Newspaper Page Text
Far oadh Wesay party eod.
ne Eminh dme h tempmWat.; madw
ael asht whia. Tenpmrate at 8 '
NUMBER 11,913. aWASINGTON, TUESDAY 1(Clong Wai
Retiring Jail Chief Has Ber
Under Criticism, But Change
Charles C. Foster, xeneral super,
Intendent of the District penal in
stutions, today tendered his resig
nation to the District Commission.
ers, requesting -that it take effeci
at the "commnlai.oners' pleasure."
The resignation of Superintendeml
Fester, recognized as one of the lead
pison experts in the United
, did not comie as a surprise
te his many friends in Washington,
noet of whom had beard rumors that
a mucessor had been considered by
9 the Diutfoat O=itzIaonrg.
MOYR NAT OUrr PLACE.
4 While the District Commissioner
thie morning make no public state
meet as to whether they would asoepi
Superintendent Foster's resignation
it is reported they will do so withit
a few days, naming W. H. Moyer,
prison welfare worker and former su.
perintendent of the Federal prison a
Atlanta., as Mr. Foster's successor.
The appointment of Moyer as suc
cessor to Superintendent Foster will
be the result, it is said, of the reoom
maendation of the District Board of
Charities, of which John Joy Edson
chairman of the board of directors of
the Washington Loan and Trust Com
pary, is chairman, and which has di
rect supervision over the Districi
In tendering his realgration, Colonel
Foster no doubt realized that a move
mont was on foot to eliminate him
from the superintendency of the Die
trict prisons, as has been done since
the electionof President Harding of
nany of the other heads of Federa
prisons. One of the latter was Fred
criek . Serbet, recently discharged
as superintendent of the Federal
prison at Atlanta.
Prior to coming to the District in
pril, 1913. to accept the appointment
of superintendent of the District
orkhouse and reformatory at Occo
man. Mr. Foster was superintendent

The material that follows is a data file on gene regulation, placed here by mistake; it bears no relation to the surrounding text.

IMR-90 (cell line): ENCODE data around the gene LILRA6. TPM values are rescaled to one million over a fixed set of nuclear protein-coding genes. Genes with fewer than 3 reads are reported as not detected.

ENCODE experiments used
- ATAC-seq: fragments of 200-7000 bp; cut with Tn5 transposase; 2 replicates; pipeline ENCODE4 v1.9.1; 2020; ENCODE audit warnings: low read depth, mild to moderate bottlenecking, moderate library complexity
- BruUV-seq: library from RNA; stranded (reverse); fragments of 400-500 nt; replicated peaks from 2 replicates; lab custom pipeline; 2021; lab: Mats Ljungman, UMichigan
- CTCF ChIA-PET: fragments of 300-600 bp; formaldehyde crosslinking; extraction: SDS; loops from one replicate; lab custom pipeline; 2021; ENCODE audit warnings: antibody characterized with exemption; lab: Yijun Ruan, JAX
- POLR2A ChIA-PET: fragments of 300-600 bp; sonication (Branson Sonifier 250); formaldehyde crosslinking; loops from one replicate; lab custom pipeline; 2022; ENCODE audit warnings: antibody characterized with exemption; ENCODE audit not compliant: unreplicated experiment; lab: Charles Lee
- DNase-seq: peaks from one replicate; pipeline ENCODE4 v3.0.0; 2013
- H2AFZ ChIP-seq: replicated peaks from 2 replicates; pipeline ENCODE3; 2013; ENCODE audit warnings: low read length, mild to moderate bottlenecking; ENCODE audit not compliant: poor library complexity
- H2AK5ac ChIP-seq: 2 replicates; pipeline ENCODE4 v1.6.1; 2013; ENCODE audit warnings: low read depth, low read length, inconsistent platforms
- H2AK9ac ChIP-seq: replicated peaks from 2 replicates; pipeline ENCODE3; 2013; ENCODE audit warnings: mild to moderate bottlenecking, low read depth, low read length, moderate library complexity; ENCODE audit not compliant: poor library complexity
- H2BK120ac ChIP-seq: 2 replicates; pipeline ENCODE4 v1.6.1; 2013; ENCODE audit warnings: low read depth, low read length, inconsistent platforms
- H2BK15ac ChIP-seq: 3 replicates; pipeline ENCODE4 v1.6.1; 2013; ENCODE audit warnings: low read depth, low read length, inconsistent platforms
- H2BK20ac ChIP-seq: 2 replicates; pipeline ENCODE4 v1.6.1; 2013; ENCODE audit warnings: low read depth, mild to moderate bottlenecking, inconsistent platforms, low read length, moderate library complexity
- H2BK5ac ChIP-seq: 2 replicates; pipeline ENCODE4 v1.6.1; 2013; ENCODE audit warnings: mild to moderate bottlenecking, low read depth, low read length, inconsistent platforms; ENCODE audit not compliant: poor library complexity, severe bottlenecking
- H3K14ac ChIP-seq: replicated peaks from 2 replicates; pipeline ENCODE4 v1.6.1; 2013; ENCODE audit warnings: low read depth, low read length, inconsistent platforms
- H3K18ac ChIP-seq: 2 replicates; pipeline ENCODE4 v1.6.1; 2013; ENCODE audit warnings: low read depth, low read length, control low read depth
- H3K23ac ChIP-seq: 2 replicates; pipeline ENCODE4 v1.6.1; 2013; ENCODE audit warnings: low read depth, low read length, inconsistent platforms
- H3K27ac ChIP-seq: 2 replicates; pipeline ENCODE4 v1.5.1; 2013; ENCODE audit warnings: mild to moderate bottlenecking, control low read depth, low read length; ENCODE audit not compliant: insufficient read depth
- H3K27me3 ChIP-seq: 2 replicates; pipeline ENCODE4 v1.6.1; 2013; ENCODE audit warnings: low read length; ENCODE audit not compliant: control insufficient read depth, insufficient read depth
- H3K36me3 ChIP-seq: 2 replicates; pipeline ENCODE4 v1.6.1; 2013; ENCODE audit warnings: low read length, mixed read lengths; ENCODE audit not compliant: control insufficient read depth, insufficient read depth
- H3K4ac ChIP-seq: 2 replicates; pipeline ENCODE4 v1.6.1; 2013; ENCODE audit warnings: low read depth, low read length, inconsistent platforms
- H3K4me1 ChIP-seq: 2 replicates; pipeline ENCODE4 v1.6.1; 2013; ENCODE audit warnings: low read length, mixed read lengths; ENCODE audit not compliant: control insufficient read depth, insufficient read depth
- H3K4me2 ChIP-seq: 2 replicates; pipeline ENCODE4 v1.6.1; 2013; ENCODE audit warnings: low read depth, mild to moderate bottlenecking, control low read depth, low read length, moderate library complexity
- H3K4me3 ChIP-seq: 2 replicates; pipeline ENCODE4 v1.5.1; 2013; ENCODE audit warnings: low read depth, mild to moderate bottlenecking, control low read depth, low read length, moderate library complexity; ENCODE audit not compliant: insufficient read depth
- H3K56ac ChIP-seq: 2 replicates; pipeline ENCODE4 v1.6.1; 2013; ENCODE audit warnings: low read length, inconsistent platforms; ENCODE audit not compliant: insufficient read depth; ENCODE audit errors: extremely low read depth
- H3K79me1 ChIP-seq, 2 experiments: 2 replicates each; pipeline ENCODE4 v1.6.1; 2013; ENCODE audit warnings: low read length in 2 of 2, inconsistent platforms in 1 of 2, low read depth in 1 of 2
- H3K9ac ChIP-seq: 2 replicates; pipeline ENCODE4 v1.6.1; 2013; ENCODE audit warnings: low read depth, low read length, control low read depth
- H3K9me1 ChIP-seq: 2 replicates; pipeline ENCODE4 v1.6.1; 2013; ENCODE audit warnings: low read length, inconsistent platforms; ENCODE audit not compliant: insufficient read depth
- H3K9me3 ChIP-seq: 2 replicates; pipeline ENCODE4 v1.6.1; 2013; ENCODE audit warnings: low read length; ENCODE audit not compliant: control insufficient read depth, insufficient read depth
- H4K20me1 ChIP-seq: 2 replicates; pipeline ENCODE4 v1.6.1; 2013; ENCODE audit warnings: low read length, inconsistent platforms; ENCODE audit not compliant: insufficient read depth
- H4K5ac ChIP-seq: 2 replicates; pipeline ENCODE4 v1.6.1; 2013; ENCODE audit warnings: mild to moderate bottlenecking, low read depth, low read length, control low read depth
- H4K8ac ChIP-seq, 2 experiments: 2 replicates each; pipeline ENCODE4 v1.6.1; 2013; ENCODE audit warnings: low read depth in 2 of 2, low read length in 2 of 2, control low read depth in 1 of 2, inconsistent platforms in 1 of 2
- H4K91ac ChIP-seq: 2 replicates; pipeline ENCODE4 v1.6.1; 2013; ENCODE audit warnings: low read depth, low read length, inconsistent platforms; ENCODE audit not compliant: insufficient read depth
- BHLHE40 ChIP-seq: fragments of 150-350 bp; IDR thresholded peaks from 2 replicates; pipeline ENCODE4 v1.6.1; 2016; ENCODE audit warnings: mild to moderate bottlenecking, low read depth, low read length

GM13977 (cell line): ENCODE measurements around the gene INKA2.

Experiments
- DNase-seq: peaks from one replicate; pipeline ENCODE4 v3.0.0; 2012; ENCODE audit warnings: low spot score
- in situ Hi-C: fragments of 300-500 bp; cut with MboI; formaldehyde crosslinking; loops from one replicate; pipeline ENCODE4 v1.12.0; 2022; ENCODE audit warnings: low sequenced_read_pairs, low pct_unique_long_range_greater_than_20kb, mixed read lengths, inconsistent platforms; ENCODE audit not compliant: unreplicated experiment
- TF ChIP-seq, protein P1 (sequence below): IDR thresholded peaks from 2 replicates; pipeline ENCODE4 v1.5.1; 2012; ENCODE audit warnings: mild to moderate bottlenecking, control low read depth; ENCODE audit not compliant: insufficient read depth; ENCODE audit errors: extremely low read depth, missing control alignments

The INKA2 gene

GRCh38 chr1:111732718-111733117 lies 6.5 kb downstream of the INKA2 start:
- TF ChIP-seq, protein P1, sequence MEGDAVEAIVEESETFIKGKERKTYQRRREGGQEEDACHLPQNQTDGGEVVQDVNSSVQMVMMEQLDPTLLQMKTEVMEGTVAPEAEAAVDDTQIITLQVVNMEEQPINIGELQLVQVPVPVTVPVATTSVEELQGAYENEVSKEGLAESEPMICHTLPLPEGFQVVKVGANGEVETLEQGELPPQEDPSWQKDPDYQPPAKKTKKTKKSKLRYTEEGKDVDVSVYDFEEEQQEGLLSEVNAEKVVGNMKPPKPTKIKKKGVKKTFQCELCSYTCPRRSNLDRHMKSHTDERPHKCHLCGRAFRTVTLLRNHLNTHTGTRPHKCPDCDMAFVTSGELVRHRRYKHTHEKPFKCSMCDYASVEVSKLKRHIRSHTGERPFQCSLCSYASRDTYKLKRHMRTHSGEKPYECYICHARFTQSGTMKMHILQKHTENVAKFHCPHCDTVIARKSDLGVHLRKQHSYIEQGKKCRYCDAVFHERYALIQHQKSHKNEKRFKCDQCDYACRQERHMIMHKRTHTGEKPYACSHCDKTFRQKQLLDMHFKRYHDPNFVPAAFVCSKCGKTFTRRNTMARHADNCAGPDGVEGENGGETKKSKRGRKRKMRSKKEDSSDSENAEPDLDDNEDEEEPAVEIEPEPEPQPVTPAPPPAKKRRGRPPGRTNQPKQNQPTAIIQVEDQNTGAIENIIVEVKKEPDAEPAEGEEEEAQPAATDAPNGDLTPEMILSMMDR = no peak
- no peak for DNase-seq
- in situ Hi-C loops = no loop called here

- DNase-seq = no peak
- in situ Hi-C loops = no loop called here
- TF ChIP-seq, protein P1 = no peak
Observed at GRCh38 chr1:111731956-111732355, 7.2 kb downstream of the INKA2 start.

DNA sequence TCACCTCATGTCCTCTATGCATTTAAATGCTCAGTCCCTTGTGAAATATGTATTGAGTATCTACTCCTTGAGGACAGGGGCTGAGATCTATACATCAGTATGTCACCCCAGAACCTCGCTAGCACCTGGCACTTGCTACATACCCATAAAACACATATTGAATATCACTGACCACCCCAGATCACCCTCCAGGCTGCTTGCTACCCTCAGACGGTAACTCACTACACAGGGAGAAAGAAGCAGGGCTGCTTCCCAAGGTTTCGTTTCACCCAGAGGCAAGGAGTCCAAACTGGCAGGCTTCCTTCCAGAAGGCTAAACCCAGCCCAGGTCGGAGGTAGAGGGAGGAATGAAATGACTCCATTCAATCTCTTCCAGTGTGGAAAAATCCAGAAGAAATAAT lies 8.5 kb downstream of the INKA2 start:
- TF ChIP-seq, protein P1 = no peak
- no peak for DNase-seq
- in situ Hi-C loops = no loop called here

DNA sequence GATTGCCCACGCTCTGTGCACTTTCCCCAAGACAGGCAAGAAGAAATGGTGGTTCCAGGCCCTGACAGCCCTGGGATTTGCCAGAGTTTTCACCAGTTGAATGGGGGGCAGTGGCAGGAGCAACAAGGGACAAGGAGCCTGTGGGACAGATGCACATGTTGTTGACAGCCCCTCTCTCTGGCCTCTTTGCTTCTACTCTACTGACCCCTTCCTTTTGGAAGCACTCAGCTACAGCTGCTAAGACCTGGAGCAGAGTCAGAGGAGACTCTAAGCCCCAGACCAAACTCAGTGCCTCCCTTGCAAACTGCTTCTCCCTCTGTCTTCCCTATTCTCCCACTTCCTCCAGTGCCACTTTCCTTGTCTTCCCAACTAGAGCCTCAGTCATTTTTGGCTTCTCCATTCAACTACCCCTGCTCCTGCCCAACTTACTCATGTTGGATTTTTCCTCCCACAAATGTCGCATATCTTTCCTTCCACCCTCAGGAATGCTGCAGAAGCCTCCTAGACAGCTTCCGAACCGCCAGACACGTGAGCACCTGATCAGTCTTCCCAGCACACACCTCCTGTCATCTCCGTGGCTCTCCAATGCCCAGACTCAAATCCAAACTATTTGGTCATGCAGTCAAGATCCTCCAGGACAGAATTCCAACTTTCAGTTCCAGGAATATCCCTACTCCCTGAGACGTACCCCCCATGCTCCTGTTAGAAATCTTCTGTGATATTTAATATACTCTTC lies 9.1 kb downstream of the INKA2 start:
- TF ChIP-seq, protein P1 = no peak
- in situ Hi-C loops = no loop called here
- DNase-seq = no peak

of the county jail at Louisville. Ky.
said to have been recognized under
his supervision as one of the "rnost
lbodel prisons in the United States."
On April $4. 1919, Foster was ao
pointed by the District Commission
pro to the position of general sit
penltendent of all the District penal
institutions, succeeding Louis F.
inkham, superintendent of the jail,
ad William H. Whittaker, thsn su
erintendent of Occoquan. Later
oster evolved a plan by which the
uperintendency of all the penal Inr
titutions was placed under oneo
Both Zinkham and Whittaker were
bjected to much criticism by al
god treatment of suffragists ar
(Continued on Page 17, Column 8.)
DOUBLU ROOM adjoining bath, well
balanced meals, electricity, phone,
oomplstely furnlsed. electricity;
NICWLY furnished room, electric lights,
instantameous hot water, use of phone.
THRUD unfunshed rooms, bath, porh
_as reage, sink. .reesonabl.
TERUU large handsomely furnished
roos e ceton hal and bacn
asenth aatt e osterlwy 014.
T )R33 se~ly frnishe roo. h. k.;
Iperch; electricity; phoae: very reason
FIVU rooms a,4 ta h, iarge screened
I.; ad lor prtiD .ntrunce adults.
?JICUY funiee r m~ rivate. bath
and dreeming roomir also single and
Ideble rooms, cnfinnous hot water, ex
glIent meals in serne houise, reasonable.
UDR new nmartet. brigh ool
I oe koeing: an~ible t I girls or
gnlmn rnt r aaT m, hal.
mrenthue 10e Uo~h aia
~ esee the *V, nu eem.*
Resigning Jail Head
And His Successor.
W. H. Moyer, Formerly o
Atlanta, Stated to Gel
CHARLES C. FOSTER.
D. C. RENT ACi
Amendment to Statute Wouh
Repay Back Rent to Tenants
Under Favorable Decisions.
Senator Baji today Introduced hi
resolution extending the Ball Ron
Commission act for a seven-montl
period in the Senate.
The resolution provides that thi
rent law shall be continued fron
October 22 next until May 22, 1922
It provides that the Rent Commis
sioners shall be paid a salary ol
$5,000 a year anJ the secretary $2.001
a year. It also provides the com
mission with a counsel who shal
reAresent the commission in all liti
Garages, hotels, and other busines: